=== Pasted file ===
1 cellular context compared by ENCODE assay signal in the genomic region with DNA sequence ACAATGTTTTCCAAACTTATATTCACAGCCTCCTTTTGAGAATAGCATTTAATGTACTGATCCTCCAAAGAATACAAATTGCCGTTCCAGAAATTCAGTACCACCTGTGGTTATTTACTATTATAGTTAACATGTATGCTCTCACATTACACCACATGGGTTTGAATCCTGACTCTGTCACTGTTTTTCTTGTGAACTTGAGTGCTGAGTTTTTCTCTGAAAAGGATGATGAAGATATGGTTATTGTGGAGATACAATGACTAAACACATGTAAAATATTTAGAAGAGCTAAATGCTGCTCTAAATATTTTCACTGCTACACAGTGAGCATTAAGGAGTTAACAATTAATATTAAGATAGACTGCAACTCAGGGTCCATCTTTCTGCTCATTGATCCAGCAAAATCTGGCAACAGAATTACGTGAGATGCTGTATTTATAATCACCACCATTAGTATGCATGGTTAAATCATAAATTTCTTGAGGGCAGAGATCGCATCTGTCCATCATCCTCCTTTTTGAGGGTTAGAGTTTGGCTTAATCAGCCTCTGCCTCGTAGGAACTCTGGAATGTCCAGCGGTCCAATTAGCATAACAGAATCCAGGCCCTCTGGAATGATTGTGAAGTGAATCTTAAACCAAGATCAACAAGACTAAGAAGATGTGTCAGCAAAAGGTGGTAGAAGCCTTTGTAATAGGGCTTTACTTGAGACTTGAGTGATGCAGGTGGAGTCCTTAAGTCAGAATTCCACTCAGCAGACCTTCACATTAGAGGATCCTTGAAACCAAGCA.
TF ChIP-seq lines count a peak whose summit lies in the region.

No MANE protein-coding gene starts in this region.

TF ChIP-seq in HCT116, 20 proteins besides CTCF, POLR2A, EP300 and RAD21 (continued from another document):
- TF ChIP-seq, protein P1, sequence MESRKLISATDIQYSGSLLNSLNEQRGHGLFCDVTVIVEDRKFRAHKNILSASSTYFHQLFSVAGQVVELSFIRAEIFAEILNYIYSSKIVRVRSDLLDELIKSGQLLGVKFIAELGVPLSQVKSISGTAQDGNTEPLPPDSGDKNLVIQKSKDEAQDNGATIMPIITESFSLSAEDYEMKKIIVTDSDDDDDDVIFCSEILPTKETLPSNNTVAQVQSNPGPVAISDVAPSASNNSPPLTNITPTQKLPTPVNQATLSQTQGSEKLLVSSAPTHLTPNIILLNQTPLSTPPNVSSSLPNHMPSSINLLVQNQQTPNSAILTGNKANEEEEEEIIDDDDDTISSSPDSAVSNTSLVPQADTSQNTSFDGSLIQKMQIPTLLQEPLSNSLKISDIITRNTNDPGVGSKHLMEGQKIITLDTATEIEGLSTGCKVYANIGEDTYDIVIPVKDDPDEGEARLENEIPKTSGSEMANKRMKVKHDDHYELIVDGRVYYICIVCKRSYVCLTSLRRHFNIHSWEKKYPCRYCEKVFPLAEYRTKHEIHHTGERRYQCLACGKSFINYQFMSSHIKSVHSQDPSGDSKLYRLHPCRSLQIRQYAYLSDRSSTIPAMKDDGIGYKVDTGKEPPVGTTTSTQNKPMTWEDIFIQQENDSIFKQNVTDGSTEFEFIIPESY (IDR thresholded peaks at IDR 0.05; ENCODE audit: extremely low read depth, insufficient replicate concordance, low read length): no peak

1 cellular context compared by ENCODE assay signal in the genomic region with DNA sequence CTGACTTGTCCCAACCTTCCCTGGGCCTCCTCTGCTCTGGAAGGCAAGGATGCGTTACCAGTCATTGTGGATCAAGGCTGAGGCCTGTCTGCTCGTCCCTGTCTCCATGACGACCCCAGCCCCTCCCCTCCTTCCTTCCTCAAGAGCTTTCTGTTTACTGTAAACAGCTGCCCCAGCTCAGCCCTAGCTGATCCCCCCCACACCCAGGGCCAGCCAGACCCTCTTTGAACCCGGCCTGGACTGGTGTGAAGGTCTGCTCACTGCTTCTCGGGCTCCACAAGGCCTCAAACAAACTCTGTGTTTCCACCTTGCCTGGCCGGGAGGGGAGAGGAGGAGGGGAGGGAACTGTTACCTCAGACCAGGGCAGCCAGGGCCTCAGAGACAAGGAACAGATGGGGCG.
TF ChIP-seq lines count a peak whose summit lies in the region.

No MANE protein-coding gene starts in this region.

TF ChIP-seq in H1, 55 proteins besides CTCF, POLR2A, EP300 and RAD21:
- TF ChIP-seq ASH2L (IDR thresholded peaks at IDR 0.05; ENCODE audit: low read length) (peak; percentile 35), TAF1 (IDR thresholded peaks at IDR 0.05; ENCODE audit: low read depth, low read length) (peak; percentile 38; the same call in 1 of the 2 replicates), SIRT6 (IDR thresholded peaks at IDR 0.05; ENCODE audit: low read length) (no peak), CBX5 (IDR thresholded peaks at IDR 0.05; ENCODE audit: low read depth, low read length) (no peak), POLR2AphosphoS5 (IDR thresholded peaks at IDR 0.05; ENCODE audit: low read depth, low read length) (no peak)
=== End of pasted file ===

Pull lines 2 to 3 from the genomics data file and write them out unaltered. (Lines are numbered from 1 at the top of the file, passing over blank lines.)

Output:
TF ChIP-seq lines count a peak whose summit lies in the region.

No MANE protein-coding gene starts in this region.